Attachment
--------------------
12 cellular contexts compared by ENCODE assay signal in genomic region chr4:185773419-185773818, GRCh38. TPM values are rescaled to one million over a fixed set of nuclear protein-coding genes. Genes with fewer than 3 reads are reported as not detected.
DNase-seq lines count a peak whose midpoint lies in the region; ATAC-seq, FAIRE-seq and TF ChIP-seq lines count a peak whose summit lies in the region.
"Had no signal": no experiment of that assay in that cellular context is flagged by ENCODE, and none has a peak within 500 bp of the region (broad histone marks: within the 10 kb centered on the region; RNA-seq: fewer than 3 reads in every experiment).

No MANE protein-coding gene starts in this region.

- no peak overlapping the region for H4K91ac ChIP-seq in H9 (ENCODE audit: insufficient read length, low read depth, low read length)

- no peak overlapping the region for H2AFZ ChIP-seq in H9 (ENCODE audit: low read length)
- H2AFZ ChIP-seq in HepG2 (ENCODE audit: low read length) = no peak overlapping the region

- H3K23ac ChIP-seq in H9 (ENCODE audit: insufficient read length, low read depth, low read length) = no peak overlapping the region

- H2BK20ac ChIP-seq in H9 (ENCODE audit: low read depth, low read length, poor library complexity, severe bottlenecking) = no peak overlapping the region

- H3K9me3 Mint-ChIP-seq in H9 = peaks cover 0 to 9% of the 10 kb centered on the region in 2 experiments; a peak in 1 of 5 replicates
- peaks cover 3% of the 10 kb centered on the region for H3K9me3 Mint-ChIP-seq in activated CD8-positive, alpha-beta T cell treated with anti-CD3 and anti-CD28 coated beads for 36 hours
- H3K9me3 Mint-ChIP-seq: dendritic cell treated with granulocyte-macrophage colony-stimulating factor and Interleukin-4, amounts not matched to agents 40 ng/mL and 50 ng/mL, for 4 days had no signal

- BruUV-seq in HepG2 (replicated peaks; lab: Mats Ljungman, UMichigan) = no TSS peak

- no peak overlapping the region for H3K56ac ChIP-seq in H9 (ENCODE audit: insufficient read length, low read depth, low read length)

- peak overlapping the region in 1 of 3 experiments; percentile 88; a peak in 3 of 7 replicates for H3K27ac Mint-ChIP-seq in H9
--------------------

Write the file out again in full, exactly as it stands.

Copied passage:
12 cellular contexts compared by ENCODE assay signal in genomic region chr4:185773419-185773818, GRCh38. TPM values are rescaled to one million over a fixed set of nuclear protein-coding genes. Genes with fewer than 3 reads are reported as not detected.
DNase-seq lines count a peak whose midpoint lies in the region; ATAC-seq, FAIRE-seq and TF ChIP-seq lines count a peak whose summit lies in the region.
"Had no signal": no experiment of that assay in that cellular context is flagged by ENCODE, and none has a peak within 500 bp of the region (broad histone marks: within the 10 kb centered on the region; RNA-seq: fewer than 3 reads in every experiment).

No MANE protein-coding gene starts in this region.

- no peak overlapping the region for H4K91ac ChIP-seq in H9 (ENCODE audit: insufficient read length, low read depth, low read length)

- no peak overlapping the region for H2AFZ ChIP-seq in H9 (ENCODE audit: low read length)
- H2AFZ ChIP-seq in HepG2 (ENCODE audit: low read length) = no peak overlapping the region

- H3K23ac ChIP-seq in H9 (ENCODE audit: insufficient read length, low read depth, low read length) = no peak overlapping the region

- H2BK20ac ChIP-seq in H9 (ENCODE audit: low read depth, low read length, poor library complexity, severe bottlenecking) = no peak overlapping the region

- H3K9me3 Mint-ChIP-seq in H9 = peaks cover 0 to 9% of the 10 kb centered on the region in 2 experiments; a peak in 1 of 5 replicates
- peaks cover 3% of the 10 kb centered on the region for H3K9me3 Mint-ChIP-seq in activated CD8-positive, alpha-beta T cell treated with anti-CD3 and anti-CD28 coated beads for 36 hours
- H3K9me3 Mint-ChIP-seq: dendritic cell treated with granulocyte-macrophage colony-stimulating factor and Interleukin-4, amounts not matched to agents 40 ng/mL and 50 ng/mL, for 4 days had no signal

- BruUV-seq in HepG2 (replicated peaks; lab: Mats Ljungman, UMichigan) = no TSS peak

- no peak overlapping the region for H3K56ac ChIP-seq in H9 (ENCODE audit: insufficient read length, low read depth, low read length)

- peak overlapping the region in 1 of 3 experiments; percentile 88; a peak in 3 of 7 replicates for H3K27ac Mint-ChIP-seq in H9